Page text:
I don't know exactly how the envblur node works but I assumed that it would need to rasterize it many times depending on the amount of different blurs that are required. say for example that you have a glossiness map on your material ranging from 0.1 to 0.9. there would be many different levels of blurriness required to render it accurately.
I also did a test once. At the time I didn't really gain neither speed nor quality, so I came to the conclusion that it was redundant when using unified sampling.

Then again... I don't know exactly how it works and I assume that you do, so I'll take your word for it. :)

Bitter
02-15-2012, 06:18 PM
envblur is a trick where it can blur together different amounts of the original rasterization to generate a correct blur for the shader setting.

If you find the detail for small amounts of blur are poor you can increase the resolution attribute in the envblur node (that's why it's there, to be sure detail doesn't get blurred away completely)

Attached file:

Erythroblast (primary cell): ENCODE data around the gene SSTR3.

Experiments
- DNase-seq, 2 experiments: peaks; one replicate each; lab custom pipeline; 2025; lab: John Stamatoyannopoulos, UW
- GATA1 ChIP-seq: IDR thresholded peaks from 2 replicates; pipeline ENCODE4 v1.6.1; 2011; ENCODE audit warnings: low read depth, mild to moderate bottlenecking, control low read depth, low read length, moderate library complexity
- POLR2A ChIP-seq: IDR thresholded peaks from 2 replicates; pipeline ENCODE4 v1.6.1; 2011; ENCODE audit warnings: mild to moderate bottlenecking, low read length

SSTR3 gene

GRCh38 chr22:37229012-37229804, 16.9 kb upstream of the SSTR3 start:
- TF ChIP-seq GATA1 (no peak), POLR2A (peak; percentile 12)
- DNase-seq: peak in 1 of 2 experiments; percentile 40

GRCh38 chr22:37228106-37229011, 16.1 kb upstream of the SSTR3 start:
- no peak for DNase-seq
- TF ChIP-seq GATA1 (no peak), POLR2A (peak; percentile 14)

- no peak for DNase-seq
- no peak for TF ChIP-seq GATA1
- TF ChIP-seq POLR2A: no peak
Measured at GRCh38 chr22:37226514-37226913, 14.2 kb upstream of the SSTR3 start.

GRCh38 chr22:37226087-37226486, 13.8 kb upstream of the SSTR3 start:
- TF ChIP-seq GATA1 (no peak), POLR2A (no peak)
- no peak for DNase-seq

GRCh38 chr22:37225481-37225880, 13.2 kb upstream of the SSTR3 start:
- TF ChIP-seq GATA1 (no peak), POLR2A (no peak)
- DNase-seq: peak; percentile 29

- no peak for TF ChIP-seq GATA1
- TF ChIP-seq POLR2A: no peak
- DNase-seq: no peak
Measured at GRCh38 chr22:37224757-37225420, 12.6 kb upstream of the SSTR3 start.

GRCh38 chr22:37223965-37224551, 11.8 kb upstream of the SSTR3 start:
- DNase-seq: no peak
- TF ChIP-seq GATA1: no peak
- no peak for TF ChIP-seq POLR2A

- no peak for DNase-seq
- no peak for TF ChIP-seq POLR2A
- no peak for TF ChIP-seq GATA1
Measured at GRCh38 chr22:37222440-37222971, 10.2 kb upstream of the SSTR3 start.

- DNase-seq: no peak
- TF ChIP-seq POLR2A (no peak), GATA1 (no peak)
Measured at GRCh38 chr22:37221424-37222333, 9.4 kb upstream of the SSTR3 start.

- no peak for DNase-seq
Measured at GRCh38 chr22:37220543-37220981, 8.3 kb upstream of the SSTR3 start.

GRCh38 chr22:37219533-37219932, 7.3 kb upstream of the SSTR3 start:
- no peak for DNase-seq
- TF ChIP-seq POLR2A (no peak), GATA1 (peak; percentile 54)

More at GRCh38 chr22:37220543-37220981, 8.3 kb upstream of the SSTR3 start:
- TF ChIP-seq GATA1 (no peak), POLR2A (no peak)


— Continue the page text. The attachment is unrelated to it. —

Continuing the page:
During rendering you should see the shader rasterize the texture once (with progress messages) from then on all shaders set to single sample from env will collect from that.

lostparanoia
02-15-2012, 09:04 PM
I know how it works settings-wise. I don't know how it works mathematically though.
If I understand it correctly, it works more or less like this (simplified ofc, refl only). Please correct me if I'm wrong.

at the start of the render:
a low res environment image is rasterized. This takes a small amount of time.

when a pixel is rendered:
an eye ray is sent. it hits a surface.
gloss value for that surface position is stored.
sends reflection ray that hits the environment.